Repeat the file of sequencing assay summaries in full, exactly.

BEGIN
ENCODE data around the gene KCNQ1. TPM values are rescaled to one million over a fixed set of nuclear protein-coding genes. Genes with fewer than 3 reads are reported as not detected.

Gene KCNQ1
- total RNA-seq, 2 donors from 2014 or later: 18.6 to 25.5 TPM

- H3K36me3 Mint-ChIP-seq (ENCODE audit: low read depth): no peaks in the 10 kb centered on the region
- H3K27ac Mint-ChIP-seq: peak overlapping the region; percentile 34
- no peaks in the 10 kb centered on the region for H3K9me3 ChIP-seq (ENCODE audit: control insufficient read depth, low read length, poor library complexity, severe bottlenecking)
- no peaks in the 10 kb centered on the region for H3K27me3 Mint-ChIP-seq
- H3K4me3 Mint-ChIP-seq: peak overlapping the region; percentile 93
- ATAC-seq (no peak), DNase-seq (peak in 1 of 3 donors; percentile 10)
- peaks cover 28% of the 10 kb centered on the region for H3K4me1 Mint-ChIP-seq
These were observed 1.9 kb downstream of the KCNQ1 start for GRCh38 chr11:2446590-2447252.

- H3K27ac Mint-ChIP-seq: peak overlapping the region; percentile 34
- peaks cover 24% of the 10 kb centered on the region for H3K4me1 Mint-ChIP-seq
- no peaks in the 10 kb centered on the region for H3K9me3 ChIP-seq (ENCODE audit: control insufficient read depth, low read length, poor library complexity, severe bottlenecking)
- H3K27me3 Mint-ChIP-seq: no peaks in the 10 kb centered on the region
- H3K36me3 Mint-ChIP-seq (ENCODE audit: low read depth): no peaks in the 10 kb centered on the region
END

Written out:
ENCODE data around the gene KCNQ1. TPM values are rescaled to one million over a fixed set of nuclear protein-coding genes. Genes with fewer than 3 reads are reported as not detected.

Gene KCNQ1
- total RNA-seq, 2 donors from 2014 or later: 18.6 to 25.5 TPM

- H3K36me3 Mint-ChIP-seq (ENCODE audit: low read depth): no peaks in the 10 kb centered on the region
- H3K27ac Mint-ChIP-seq: peak overlapping the region; percentile 34
- no peaks in the 10 kb centered on the region for H3K9me3 ChIP-seq (ENCODE audit: control insufficient read depth, low read length, poor library complexity, severe bottlenecking)
- no peaks in the 10 kb centered on the region for H3K27me3 Mint-ChIP-seq
- H3K4me3 Mint-ChIP-seq: peak overlapping the region; percentile 93
- ATAC-seq (no peak), DNase-seq (peak in 1 of 3 donors; percentile 10)
- peaks cover 28% of the 10 kb centered on the region for H3K4me1 Mint-ChIP-seq
These were observed 1.9 kb downstream of the KCNQ1 start for GRCh38 chr11:2446590-2447252.

- H3K27ac Mint-ChIP-seq: peak overlapping the region; percentile 34
- peaks cover 24% of the 10 kb centered on the region for H3K4me1 Mint-ChIP-seq
- no peaks in the 10 kb centered on the region for H3K9me3 ChIP-seq (ENCODE audit: control insufficient read depth, low read length, poor library complexity, severe bottlenecking)
- H3K27me3 Mint-ChIP-seq: no peaks in the 10 kb centered on the region
- H3K36me3 Mint-ChIP-seq (ENCODE audit: low read depth): no peaks in the 10 kb centered on the region